The simple truth is, when you prohibit traffic in a good or service that a lot of people want, the price for that prohibited good or service soars because of the extreme risk climate you've imposed; or its quality and safety plummet; or both. You've driven the traffic underground and entrusted it to the least trustworthy, most reckless, most violent elements of society. If some of those words sound familiar, I'm plagiarizing myself in "A two-legged stool," one of my Two Essays on Race (pp. 20-1). Not to mention, about 10,000 other writers have made the same point. If true terrorists in foreign lands have taken over a share of the illegal drug business, that's just an extension of the same dynamic to a global scale.

That's the supply side. On the demand side, many of the customers for officially unapproved drugs seem to get a mite violent, too; more so than, say, your fellow browsers at Borders or sippers at Starbucks. I don't buy the deterministic view of addiction (otherwise "addicts" could never "recover," could they?), but officialdom certainly does buy it, so you'd think — if you were 1) an adherent of logic and 2) a Martian — that they'd favor a free market in drugs in order to keep those substances cheap and thereby eliminate "drug-related" muggings, burglaries, and so on, as well as inadvertent overdoses caused by a lack of labeling, poisonings caused by a lack of quality control, and epidemics caused by furtively shared needles. As I say, I'm no determinist, but if we're talking about how to bet, I'd give odds on a remarkable uptick in public health and safety.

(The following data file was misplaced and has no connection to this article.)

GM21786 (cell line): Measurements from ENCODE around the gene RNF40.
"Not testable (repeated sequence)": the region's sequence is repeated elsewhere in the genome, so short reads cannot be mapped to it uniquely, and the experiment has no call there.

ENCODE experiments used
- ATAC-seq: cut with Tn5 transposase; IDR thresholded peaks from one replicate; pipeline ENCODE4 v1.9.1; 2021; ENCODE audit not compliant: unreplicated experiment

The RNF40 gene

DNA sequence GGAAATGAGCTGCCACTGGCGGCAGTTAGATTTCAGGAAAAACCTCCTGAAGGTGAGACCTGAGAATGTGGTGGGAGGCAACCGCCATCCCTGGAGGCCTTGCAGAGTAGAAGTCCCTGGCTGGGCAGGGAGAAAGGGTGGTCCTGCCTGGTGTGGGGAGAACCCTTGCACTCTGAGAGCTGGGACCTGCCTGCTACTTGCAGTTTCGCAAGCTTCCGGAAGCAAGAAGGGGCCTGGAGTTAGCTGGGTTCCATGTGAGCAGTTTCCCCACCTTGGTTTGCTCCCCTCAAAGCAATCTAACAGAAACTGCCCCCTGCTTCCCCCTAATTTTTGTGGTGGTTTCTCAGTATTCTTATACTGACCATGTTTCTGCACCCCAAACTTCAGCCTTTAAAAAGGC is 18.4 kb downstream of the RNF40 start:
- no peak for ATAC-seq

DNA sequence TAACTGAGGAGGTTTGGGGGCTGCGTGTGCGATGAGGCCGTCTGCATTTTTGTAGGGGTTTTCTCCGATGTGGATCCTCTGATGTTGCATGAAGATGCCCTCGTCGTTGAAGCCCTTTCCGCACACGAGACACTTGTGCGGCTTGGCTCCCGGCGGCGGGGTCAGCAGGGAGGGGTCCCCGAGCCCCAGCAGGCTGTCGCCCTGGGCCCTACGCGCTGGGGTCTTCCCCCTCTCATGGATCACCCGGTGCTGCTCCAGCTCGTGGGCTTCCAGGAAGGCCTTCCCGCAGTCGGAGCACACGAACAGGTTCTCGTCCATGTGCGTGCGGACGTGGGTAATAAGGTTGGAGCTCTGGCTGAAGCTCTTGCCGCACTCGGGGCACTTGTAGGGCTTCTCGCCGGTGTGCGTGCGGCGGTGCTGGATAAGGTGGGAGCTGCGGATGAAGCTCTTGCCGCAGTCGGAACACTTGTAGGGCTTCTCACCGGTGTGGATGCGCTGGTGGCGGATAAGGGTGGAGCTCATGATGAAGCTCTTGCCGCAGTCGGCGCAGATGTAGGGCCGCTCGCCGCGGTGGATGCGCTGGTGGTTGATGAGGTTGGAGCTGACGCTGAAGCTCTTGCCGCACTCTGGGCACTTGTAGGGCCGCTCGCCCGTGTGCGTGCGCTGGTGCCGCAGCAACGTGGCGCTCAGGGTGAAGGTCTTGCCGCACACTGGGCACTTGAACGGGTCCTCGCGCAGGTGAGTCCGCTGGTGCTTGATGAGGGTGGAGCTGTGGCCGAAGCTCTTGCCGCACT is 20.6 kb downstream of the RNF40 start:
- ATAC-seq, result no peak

Our supervisors must have goals in mind other than public health and safety. But, egad, I do wish one of them or their intellectual bodyguard would be honest enough to admit that it was the prohibition of drugs, not the drugs themselves, that was to blame for "drug-related" street crime.